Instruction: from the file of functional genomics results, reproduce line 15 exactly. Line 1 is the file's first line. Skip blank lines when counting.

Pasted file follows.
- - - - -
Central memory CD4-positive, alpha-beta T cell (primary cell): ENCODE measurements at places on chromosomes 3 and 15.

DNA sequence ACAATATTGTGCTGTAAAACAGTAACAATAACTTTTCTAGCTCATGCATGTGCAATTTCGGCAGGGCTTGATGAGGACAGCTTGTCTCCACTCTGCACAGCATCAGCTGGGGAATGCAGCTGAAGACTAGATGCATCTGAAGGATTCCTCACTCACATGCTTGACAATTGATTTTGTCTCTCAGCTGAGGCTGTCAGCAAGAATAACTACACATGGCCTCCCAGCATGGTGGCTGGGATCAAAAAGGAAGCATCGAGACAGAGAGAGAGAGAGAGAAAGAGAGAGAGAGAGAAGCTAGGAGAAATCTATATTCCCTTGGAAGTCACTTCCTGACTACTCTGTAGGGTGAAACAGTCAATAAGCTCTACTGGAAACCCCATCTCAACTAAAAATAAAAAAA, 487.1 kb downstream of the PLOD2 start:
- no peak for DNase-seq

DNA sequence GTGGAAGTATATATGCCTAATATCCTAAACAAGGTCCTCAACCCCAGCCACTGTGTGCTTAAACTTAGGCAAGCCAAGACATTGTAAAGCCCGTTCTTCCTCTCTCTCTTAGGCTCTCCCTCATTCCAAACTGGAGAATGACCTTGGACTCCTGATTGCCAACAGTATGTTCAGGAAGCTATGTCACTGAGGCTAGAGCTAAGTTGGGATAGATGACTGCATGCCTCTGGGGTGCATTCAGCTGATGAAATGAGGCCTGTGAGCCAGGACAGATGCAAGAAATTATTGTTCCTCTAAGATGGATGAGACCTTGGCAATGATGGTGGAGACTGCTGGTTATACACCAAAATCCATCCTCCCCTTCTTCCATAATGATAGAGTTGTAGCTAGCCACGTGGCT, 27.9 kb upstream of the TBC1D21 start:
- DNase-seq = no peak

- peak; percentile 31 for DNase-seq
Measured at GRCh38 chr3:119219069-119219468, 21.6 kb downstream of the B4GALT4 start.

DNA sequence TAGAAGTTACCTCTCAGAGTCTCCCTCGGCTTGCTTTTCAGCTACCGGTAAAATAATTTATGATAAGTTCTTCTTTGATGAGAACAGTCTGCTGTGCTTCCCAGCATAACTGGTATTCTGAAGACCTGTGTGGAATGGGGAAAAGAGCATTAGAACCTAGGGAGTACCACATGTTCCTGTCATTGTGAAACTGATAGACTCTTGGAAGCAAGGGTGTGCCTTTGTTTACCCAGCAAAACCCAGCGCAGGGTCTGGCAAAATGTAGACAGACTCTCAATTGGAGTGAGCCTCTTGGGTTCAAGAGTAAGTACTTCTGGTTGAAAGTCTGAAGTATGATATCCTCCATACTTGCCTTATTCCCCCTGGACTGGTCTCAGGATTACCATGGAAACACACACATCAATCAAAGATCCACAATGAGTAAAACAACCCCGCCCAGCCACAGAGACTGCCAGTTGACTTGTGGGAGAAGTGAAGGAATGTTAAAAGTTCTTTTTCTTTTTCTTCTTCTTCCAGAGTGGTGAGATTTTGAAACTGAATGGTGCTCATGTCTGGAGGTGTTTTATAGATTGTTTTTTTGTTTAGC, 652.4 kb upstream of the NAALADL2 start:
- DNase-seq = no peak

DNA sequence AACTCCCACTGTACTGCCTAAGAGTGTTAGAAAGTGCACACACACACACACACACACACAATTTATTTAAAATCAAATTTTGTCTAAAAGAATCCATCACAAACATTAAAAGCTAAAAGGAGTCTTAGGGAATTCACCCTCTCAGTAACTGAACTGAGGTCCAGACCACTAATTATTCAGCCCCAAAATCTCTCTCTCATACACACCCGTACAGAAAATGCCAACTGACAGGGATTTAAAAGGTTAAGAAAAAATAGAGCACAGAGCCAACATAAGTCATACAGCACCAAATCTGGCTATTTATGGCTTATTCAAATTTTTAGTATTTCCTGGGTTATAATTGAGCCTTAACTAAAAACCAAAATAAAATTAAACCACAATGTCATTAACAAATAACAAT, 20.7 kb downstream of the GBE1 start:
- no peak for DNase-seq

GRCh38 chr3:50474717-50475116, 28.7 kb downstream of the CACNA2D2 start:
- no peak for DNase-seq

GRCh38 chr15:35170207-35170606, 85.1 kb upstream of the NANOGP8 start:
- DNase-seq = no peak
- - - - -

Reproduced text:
- DNase-seq = no peak